Directing From The Margins women at the forefront of revolutionary cinema

Here is our list of women at the forefront of revolutionary cinema. Think we've missed someone? Tell us @TimeIsNow15

Jennie Livingston

A landmark for cinema, Livingston's 1991 documentary Paris Is Burning captured the New York drag/ballroom scene of the 80s with a power. She gave a platform to gay and transgender black and Latino culture and the film remains a strong influence on queer culture.

Unhappy with the white middle-class feminism Borden witnessed, her 1983 film Born In Flames created a vision of the class and race-conscious feminist movement she desired. The documentary-style feature, set in future America, showed women mobilising through direct action. This, along with her follow up Working Girls (1986), cemented her as hugely influential to feminist filmmaking.

Building a strong career as a publicist, DuVernay is currently one of the leading female directors, using her work to break down a 'culture of permission' of women and people of colour. Her 2014 hit Selma saw her gain the first Golden Globe nomination for a black female director.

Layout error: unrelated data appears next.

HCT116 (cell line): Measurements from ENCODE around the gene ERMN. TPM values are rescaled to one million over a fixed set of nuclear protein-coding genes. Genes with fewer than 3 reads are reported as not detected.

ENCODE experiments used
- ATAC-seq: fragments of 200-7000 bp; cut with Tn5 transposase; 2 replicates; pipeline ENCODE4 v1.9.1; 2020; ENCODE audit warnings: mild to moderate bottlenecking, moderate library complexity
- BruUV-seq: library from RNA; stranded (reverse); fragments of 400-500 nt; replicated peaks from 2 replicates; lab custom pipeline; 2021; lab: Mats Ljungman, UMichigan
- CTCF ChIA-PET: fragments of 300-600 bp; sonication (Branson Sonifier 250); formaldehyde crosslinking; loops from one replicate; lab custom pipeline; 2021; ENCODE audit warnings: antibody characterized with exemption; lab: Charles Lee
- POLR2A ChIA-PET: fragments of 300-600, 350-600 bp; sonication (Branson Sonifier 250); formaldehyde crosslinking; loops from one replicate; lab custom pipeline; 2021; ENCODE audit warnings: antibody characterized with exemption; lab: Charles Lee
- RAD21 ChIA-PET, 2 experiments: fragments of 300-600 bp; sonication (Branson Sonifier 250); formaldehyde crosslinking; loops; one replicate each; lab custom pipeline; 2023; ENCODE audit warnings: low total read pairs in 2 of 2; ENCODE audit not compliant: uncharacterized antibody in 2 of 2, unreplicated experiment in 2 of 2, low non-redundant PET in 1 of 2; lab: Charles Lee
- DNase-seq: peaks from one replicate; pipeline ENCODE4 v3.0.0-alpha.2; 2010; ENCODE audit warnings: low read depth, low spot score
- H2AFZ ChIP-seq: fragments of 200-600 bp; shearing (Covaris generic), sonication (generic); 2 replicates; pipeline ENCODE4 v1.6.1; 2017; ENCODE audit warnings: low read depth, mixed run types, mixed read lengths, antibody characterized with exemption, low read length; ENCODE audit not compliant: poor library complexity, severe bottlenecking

Within the difficult feminist climate of Iran, Meshkini debuted with the brilliant The Day I Became A Woman (2000). Her strong themes of identity allowed insight into the lives of women under the social restrictions of an oppressive society.

Coming out in her early 30s after meeting fellow feminists in school, Hammer quickly became a pioneer of queer cinema. Her prolific career spanning 40 years included some of the world's first lesbian films, such Dyketactics (1974), which features real sex scenes.

With a brilliant debut in erotic drama High Art (1998), Cholodenko has continued to chart queer female relationships in contemporary cinema. The success of The Kids Are All Right (2010) gave an exploration in queer post-modern family life.

Longinotto's observational style of film making has made her one of the pre-eminent documentary-makers working today. Giving voices to pockets of women around the world, struggling through deep-seated oppression, rape and abuse. Her work included Sisters In Law (2005), Gaea Girls (2000) and Dreamcatcher (2015).

Dunye's debut film the Watermelon Woman (1996) was the first feature directed by a black lesbian. The product of her own research into the lack of credit for black women in early cinema, it was one of the leading films of the new queer cinema era.

illustrations: Victoria Sin

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